As we complete our Easter octave, today’s Gospel presents us with the encounter between the Risen Christ and the struggling Apostle Thomas. I have always liked Thomas. I can relate to Thomas. I have even joked that if ever I became Pope (a long shot, to be sure!), I would choose to be called T
In the Eastern churches, Christians greet each other on Easter Sunday morning not by saying “Happy Easter”, but with the acclamation: “Christ is risen, Alleluia!” To which the other immediately responds, “Truly, he is risen!
Christ Is Risen! Alleluia! Truly, He Is Risen! Alleluia!
Fr. Raymond LafontaineApril 4, 2015
We have just heard these words spoken by and Angel to Mary Magdalene and the other Mary, who on going to the tomb to anoint the body of Jesus, found his tomb empty. This empty tomb is the foundation of our Easter hope: Christ is risen, just as he has promised. Because Christ is risen, we share
As we continue our liturgy, we begin from where we were last night at the Last Supper when Jesus reminded us that we must love as He does. These were not just words they were actions. Jesus knelt down and washed the feet of his disciples.
Inspired by Pope Francis’ Palm Sunday homily (2014)
Fr. Raymond LafontaineMarch 29, 2015
This week begins with the festive procession with olive branches: the entire population welcomes Jesus. The children and young people sing Hosanna, praising Jesus as their King. But this week continues in the mystery of Jesus’ death and, eventually, his resurrection.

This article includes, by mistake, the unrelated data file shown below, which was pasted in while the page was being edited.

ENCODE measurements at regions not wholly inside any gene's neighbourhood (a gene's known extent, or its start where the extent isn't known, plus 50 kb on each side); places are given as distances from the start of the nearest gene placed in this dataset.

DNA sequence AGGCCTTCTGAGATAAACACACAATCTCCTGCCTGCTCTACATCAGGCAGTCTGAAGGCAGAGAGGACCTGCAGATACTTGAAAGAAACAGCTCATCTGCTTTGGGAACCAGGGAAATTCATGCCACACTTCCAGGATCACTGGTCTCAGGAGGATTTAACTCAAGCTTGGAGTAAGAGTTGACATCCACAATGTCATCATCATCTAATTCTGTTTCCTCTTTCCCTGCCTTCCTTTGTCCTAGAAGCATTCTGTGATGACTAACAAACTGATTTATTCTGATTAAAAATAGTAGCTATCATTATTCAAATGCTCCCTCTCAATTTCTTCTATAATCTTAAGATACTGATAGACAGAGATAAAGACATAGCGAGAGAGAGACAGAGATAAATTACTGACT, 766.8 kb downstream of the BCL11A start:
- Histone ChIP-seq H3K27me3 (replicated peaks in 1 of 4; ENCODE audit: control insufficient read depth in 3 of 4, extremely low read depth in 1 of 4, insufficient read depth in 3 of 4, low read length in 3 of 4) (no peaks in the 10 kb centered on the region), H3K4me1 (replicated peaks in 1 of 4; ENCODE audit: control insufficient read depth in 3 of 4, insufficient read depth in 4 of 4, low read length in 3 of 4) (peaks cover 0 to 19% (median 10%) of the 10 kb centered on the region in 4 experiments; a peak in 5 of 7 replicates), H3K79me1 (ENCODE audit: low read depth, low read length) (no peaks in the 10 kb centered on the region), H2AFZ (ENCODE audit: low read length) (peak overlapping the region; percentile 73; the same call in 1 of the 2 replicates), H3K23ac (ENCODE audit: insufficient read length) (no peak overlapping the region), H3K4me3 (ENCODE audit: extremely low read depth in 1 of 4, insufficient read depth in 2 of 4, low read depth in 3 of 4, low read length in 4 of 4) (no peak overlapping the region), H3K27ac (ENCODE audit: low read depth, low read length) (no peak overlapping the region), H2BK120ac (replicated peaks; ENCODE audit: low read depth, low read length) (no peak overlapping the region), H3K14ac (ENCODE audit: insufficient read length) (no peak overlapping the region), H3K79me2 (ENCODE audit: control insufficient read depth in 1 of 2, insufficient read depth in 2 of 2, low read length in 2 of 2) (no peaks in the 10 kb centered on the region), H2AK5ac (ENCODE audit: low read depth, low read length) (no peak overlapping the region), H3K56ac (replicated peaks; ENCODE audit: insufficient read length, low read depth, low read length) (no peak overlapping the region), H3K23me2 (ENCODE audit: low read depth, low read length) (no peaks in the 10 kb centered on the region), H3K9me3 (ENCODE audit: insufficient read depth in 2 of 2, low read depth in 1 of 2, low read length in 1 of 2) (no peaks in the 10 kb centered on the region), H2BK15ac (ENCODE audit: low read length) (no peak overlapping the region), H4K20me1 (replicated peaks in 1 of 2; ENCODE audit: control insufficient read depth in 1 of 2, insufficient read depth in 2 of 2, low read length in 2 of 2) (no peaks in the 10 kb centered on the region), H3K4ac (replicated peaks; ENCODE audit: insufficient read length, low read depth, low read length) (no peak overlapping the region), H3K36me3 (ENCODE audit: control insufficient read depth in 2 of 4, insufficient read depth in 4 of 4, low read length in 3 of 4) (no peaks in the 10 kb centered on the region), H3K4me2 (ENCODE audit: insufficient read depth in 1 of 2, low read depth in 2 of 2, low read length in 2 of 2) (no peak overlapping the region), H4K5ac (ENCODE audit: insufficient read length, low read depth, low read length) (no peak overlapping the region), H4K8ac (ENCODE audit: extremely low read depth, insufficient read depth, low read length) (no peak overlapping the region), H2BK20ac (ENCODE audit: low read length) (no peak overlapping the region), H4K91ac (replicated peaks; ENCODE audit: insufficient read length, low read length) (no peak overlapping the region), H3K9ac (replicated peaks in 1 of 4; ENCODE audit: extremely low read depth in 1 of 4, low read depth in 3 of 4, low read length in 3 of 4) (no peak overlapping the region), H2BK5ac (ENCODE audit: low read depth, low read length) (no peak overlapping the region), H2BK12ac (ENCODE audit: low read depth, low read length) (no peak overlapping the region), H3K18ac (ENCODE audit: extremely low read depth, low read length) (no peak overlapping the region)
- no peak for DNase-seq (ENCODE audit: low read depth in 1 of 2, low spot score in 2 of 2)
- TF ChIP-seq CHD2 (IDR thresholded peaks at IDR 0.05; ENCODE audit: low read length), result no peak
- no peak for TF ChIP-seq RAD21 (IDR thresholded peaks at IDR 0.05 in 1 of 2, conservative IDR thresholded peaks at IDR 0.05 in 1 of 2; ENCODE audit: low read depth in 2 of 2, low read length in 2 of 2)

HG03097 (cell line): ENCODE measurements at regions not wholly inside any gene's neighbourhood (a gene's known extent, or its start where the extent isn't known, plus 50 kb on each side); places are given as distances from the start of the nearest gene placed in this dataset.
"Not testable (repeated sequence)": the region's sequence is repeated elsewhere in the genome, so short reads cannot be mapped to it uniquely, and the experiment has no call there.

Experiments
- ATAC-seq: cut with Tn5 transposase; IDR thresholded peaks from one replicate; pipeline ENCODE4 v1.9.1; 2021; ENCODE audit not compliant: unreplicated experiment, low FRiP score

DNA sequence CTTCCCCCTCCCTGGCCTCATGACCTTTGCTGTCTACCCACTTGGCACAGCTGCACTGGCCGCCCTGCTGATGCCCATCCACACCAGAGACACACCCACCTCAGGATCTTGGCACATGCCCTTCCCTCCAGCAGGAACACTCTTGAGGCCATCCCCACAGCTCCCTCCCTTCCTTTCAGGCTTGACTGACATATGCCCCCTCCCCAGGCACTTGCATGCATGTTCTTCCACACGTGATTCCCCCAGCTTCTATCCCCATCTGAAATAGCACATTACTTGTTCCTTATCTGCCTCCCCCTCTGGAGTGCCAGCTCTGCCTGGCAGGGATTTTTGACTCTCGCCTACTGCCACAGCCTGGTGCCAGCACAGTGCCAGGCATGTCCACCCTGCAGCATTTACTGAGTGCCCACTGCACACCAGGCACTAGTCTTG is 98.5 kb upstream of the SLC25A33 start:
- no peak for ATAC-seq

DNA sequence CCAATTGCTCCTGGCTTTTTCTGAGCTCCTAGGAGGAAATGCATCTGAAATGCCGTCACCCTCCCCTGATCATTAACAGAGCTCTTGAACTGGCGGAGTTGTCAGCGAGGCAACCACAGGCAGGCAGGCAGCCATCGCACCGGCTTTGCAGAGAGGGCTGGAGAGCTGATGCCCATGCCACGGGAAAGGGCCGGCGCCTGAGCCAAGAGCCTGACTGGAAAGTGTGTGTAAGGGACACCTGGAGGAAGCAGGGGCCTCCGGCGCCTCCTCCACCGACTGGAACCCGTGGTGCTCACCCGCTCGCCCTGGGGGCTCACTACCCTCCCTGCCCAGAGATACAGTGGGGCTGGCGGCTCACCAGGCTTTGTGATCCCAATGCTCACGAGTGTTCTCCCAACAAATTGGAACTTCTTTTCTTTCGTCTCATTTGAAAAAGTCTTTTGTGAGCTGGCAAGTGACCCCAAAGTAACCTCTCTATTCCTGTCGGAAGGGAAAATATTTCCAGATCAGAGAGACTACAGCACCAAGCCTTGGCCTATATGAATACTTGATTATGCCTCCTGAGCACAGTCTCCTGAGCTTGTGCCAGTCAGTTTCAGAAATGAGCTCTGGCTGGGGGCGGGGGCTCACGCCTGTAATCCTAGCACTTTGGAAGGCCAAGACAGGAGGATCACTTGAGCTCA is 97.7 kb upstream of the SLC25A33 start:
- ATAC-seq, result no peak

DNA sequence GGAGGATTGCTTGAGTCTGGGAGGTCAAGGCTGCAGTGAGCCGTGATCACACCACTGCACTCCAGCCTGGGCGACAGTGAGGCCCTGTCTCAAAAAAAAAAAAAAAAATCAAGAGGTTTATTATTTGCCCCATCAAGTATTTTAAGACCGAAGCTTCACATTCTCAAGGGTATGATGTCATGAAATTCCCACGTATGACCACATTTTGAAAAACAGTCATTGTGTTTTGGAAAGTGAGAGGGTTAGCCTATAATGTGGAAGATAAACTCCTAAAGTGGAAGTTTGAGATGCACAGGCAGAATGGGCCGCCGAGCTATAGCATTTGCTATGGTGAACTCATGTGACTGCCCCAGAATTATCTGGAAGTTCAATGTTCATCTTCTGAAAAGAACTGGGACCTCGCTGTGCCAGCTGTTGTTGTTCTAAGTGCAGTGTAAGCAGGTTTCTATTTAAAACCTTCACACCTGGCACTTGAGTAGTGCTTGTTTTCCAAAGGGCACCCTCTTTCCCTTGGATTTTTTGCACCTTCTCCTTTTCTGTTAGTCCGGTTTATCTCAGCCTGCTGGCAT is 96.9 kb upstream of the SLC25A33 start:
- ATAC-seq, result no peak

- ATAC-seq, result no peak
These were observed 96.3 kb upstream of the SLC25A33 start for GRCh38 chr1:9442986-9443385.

Not long ago, an unsolicited “junk fax” came in and caught my attention:
ANGER MANAGEMENT! Are you alarmed at how anger is controlling your life! This important one-day workshop is all about acquiring, step-by-step, the skills you need to better manage anger: your own anger, the outbursts of your employees, the anger your clients might unleash. Topics covered include: how anger affects our bodies, minds, and behaviour; anger management; appropriate expression of feelings; staying calm; preventing a build-up of frustration; developing a model for assertive anger.
This past Wednesday, hundreds of us gathered here in the church, morning and evening, to be marked with ashes. Ashes that symbolize our mortality and vulnerability; our acknowledgement of our sinful condition and dependence on God’s mercy; our openness to conversion, to the inner transformation
I’m here because Father Ray and I will be giving a CAFE on Wednesday, February 25th, on “Called by your Name”. It’s about the deeper name that God calls you, that is deeper than the name your parents gave you. I will come back to this.